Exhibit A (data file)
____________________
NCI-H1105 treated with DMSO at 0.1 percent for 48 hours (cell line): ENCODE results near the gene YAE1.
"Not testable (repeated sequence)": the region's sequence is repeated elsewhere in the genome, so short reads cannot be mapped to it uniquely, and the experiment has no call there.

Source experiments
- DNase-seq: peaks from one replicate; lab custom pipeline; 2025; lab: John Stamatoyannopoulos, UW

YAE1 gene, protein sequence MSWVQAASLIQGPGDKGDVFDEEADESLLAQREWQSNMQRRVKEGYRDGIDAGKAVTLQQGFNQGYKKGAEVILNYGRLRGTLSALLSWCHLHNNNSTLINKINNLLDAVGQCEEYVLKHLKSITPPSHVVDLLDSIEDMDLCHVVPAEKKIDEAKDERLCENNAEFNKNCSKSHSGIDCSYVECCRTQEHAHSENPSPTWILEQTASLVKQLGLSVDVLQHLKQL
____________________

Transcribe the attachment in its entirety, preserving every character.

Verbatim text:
NCI-H1105 treated with DMSO at 0.1 percent for 48 hours (cell line): ENCODE results near the gene YAE1.
"Not testable (repeated sequence)": the region's sequence is repeated elsewhere in the genome, so short reads cannot be mapped to it uniquely, and the experiment has no call there.

Source experiments
- DNase-seq: peaks from one replicate; lab custom pipeline; 2025; lab: John Stamatoyannopoulos, UW

YAE1 gene, protein sequence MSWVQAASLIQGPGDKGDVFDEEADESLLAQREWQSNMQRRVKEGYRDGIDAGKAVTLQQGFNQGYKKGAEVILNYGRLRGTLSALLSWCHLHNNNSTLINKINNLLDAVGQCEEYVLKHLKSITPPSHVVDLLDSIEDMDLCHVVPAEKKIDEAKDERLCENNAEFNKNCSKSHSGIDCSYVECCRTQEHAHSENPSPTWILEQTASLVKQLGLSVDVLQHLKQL